November 9, 2017; The Conversation

In the Conversation, Kevin Albertson, an economist from Manchester Metropolitan University, calls on citizens to devise local policy solutions to meet the challenges posed by globalization and the nationalist reaction that globalization has spawned “as citizens across the world are increasingly looking to the nation state for protection.”

Albertson is a member of the Labour Party, which has historically favored a strong role for the central government, yet he concedes that it is “by no means assured that the policies which suit a strong domestic government will be better than those which suit foreign owned multi-national corporations.

“Also,” Albertson adds, “history indicates the fear of global capital may be coopted by unscrupulous politicians into a fear of other nations or fear of other peoples.”

Rejecting the options of big state or big government, Alberton instead calls for a focus on what he calls localism, an approach that holds the promise of developing “independent income sources and financial sustainability; organizational stability suitable for undertaking long-term development work; improved partnership work due to possession of a needed commodity; an engine to drive the local economy towards environmental and social improvements; the building of community pride, networks and skills, and empowered citizens.”

In the US, the localist idea has gained a broad range of adherents. For instance, the national nonprofit Business Alliance for Local Living Economies (BALLE) has worked for 15 years “with entrepreneurs, investors, funders, and community leaders to discover how to create an economy that works for all of us. [It’s] found that prioritizing local ownership, collaboration, and production weaves greater equity and health.” BALLE centers its work around eight principles that include prioritizing attention to equity, regenerating nature, collaboration, shared ownership, and connectivity. Another national nonprofit, the Institute for Local Self-Reliance (ILSR), has promoted localist policies that foster “humanly scaled institutions and economies and the widest possible distribution of ownership” for over four decades. Since the Great Recession, these approaches have started to attract support from foundations, such as NoVo and Surdna.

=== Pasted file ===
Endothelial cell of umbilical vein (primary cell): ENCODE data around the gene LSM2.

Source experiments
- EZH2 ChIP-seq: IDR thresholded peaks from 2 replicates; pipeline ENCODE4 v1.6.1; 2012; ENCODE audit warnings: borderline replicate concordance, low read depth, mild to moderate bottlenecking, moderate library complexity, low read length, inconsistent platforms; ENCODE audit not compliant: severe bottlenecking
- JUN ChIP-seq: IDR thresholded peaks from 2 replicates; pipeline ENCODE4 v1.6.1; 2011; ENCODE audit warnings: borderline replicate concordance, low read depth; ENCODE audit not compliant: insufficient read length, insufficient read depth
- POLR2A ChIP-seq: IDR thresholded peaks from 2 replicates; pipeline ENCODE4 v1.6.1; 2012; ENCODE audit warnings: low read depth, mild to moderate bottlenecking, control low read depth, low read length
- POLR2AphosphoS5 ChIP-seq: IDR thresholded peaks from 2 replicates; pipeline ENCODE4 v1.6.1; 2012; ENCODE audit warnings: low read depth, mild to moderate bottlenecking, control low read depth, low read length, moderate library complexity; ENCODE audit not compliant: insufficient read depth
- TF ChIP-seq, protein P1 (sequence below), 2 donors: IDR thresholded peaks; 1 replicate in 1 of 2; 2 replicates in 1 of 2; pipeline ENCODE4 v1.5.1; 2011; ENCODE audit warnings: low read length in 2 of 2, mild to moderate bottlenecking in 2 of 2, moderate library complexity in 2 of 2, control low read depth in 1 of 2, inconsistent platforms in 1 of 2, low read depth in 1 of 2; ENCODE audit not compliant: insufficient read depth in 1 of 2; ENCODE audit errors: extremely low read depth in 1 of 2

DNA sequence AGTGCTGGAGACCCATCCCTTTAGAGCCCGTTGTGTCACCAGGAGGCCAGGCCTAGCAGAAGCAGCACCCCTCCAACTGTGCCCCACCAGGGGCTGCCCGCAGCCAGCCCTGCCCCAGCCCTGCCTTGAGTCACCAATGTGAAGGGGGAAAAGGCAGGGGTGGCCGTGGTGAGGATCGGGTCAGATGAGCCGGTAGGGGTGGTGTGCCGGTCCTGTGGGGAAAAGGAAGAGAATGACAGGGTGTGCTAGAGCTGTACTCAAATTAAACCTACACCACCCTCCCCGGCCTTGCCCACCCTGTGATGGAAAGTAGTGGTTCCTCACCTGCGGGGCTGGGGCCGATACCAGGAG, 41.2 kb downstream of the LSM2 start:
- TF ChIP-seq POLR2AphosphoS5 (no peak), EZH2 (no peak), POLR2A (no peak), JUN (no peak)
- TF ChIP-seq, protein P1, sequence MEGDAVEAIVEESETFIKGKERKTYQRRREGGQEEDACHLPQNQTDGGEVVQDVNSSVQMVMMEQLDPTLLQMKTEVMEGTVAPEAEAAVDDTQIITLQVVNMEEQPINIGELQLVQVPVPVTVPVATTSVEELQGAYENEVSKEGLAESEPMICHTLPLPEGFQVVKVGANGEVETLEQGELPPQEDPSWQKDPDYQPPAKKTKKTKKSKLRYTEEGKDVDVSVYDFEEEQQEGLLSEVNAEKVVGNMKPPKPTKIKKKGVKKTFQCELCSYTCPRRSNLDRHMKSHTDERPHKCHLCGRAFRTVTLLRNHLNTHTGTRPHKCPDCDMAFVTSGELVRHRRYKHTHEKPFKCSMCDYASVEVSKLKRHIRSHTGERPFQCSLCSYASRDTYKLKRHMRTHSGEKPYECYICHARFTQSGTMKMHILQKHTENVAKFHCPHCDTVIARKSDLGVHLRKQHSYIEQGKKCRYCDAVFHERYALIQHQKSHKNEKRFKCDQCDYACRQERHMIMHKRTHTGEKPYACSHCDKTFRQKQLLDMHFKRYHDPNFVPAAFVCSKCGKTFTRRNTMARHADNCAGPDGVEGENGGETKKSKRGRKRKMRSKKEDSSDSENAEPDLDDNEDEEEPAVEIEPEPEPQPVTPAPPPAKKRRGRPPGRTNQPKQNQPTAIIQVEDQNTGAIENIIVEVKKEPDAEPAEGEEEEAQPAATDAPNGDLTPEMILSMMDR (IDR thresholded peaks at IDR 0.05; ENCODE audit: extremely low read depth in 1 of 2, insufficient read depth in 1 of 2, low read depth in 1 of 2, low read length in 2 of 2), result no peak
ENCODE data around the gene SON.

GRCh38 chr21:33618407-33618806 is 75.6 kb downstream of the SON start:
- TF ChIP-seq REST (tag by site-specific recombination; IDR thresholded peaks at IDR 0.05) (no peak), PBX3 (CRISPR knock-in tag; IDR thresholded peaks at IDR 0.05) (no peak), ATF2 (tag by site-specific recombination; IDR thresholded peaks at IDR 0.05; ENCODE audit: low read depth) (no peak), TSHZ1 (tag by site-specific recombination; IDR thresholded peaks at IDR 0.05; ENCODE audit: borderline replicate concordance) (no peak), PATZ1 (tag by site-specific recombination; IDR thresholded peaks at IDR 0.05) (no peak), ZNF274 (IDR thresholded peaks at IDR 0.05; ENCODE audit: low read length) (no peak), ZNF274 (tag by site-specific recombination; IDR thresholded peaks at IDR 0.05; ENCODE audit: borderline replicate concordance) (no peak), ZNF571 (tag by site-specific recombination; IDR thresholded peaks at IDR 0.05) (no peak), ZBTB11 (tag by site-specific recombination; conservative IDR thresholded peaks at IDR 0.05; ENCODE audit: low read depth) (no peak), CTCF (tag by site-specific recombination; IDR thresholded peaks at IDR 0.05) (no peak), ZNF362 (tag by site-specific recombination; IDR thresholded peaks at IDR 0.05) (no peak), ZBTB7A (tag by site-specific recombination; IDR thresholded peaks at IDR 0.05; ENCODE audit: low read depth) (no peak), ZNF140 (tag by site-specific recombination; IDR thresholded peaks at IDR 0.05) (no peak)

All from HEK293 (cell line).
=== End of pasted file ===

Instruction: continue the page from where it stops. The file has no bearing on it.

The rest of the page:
Michael Shuman, author of many books on how to build a local economy, including The Local Economy Solution, observes:

There is no question that the localization movement has made huge strides. There used to be a saying that you know you’ve made it when you’re on the cover of Time Magazine. Well, it was March 2007 when Time had on its cover “Forget organic, eat local.”

You know, I visit 40 or 50 communities each year to speak, many in deeply conservative areas, and every place I go, I see signs that say buy local, eat local, bank local. I have never seen the sign, “We are not local—buy from us.” We have won the war of ideas.

And yet, as Shuman would be quick to acknowledge, economic development still looks very different, with, for example, cities seeking to outbid each other to attract the corporate behemoth Amazon to their communities. Yes, the mayor of Washington, D.C., really did engage in a faux conversation with Amazon’s voice recognition software Alexa in an effort to cajole the company into selecting her city for its second headquarters. Tucson, the New York Times reports, sent a 21-foot-tall saguaro cactus on a flatbed truck to Amazon in Seattle. Greg Leroy notes that the organization he directs, Good Jobs First, has found that the average cost of public subsidies given to corporations to move jobs from one city to another totals $658,000 per job, hardly localism in action.

Albertson attempts to confront this problem. “Local protection from exploitation by global interests,” he contends, “requires the right mix of global and local policies.” To avoid creating incentives that encourage localities to bid against each other by providing ever lower taxes (thereby reducing the resources available to support nonprofit-provided social services), Albertson says that “taxes should be collected nationally, and shared proportionally (on the basis of demographic profile) to the devolved authorities.” For Albertson, the pursuit of “localism will require a systemic shift in how the national government goes about shaping society.”

Albertson does not engage in a detailed explanation of what kinds of policies he would support. He does, however, identify a few, such as local currencies and local ownership of utilities. Presumably, Albertson would not be unsympathetic to efforts under way in Preston (population 140,000), which, the Economist reports, has “encouraged local firms to consider becoming co-operatives—which are owned and controlled by their workers.”

For nonprofits negotiating the nation’s shifting economic, social, and political terrain, Albertson provides food for thought. A few years ago, in an essay titled “The World Has Changed and So Must We,” the FB Heron Foundation observed, “The pathway of Americans out of poverty in the 21st century requires economic reinvention.” Whether the path forward ends up centering on localism, reclaiming community control of common resources, restoring reciprocity as a central organizing principle, or some combination remains to be seen. At a minimum, though, Albertson takes us a few steps on that journey along a highly necessary economic reinvention road.—Steve Dubb